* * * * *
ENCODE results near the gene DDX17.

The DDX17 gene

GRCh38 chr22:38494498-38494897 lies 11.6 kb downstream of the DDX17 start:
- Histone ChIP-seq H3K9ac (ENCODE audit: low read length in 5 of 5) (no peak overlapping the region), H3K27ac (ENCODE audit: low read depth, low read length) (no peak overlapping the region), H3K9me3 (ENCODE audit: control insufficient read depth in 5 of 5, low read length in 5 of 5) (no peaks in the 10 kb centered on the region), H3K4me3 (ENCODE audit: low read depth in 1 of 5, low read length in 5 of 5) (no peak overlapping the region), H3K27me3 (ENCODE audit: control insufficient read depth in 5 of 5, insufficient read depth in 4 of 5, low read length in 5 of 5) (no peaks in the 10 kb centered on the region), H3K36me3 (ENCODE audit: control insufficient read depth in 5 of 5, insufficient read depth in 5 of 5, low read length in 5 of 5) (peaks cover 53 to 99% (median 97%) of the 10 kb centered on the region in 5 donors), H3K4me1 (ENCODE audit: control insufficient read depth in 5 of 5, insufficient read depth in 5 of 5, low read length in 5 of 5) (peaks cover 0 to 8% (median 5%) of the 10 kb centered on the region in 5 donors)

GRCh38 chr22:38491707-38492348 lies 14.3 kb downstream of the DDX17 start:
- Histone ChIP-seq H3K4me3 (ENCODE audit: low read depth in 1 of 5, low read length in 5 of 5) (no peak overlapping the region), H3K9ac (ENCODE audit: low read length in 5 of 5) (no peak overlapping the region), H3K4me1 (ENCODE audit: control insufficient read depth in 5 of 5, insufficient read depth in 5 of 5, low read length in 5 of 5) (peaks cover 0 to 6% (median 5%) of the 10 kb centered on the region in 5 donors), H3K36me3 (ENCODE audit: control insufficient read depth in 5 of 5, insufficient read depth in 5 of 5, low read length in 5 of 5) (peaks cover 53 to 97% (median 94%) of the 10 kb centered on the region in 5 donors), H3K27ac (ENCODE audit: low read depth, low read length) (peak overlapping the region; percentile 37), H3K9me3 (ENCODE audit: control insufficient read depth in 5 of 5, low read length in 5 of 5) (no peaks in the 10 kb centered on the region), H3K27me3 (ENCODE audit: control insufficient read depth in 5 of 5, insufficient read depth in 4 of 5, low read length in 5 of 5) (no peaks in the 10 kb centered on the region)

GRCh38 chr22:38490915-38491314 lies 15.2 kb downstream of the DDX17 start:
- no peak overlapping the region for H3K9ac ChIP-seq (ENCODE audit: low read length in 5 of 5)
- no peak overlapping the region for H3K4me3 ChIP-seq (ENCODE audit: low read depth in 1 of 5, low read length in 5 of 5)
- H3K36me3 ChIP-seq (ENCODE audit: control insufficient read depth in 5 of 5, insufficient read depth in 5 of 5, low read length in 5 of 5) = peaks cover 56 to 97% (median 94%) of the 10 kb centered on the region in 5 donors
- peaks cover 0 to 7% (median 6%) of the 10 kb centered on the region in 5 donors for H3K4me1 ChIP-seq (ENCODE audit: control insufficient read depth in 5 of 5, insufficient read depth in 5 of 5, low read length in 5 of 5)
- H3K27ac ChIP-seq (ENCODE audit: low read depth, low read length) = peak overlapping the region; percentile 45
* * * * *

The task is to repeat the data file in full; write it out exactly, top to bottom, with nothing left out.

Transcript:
ENCODE results near the gene DDX17.

The DDX17 gene

GRCh38 chr22:38494498-38494897 lies 11.6 kb downstream of the DDX17 start:
- Histone ChIP-seq H3K9ac (ENCODE audit: low read length in 5 of 5) (no peak overlapping the region), H3K27ac (ENCODE audit: low read depth, low read length) (no peak overlapping the region), H3K9me3 (ENCODE audit: control insufficient read depth in 5 of 5, low read length in 5 of 5) (no peaks in the 10 kb centered on the region), H3K4me3 (ENCODE audit: low read depth in 1 of 5, low read length in 5 of 5) (no peak overlapping the region), H3K27me3 (ENCODE audit: control insufficient read depth in 5 of 5, insufficient read depth in 4 of 5, low read length in 5 of 5) (no peaks in the 10 kb centered on the region), H3K36me3 (ENCODE audit: control insufficient read depth in 5 of 5, insufficient read depth in 5 of 5, low read length in 5 of 5) (peaks cover 53 to 99% (median 97%) of the 10 kb centered on the region in 5 donors), H3K4me1 (ENCODE audit: control insufficient read depth in 5 of 5, insufficient read depth in 5 of 5, low read length in 5 of 5) (peaks cover 0 to 8% (median 5%) of the 10 kb centered on the region in 5 donors)

GRCh38 chr22:38491707-38492348 lies 14.3 kb downstream of the DDX17 start:
- Histone ChIP-seq H3K4me3 (ENCODE audit: low read depth in 1 of 5, low read length in 5 of 5) (no peak overlapping the region), H3K9ac (ENCODE audit: low read length in 5 of 5) (no peak overlapping the region), H3K4me1 (ENCODE audit: control insufficient read depth in 5 of 5, insufficient read depth in 5 of 5, low read length in 5 of 5) (peaks cover 0 to 6% (median 5%) of the 10 kb centered on the region in 5 donors), H3K36me3 (ENCODE audit: control insufficient read depth in 5 of 5, insufficient read depth in 5 of 5, low read length in 5 of 5) (peaks cover 53 to 97% (median 94%) of the 10 kb centered on the region in 5 donors), H3K27ac (ENCODE audit: low read depth, low read length) (peak overlapping the region; percentile 37), H3K9me3 (ENCODE audit: control insufficient read depth in 5 of 5, low read length in 5 of 5) (no peaks in the 10 kb centered on the region), H3K27me3 (ENCODE audit: control insufficient read depth in 5 of 5, insufficient read depth in 4 of 5, low read length in 5 of 5) (no peaks in the 10 kb centered on the region)

GRCh38 chr22:38490915-38491314 lies 15.2 kb downstream of the DDX17 start:
- no peak overlapping the region for H3K9ac ChIP-seq (ENCODE audit: low read length in 5 of 5)
- no peak overlapping the region for H3K4me3 ChIP-seq (ENCODE audit: low read depth in 1 of 5, low read length in 5 of 5)
- H3K36me3 ChIP-seq (ENCODE audit: control insufficient read depth in 5 of 5, insufficient read depth in 5 of 5, low read length in 5 of 5) = peaks cover 56 to 97% (median 94%) of the 10 kb centered on the region in 5 donors
- peaks cover 0 to 7% (median 6%) of the 10 kb centered on the region in 5 donors for H3K4me1 ChIP-seq (ENCODE audit: control insufficient read depth in 5 of 5, insufficient read depth in 5 of 5, low read length in 5 of 5)
- H3K27ac ChIP-seq (ENCODE audit: low read depth, low read length) = peak overlapping the region; percentile 45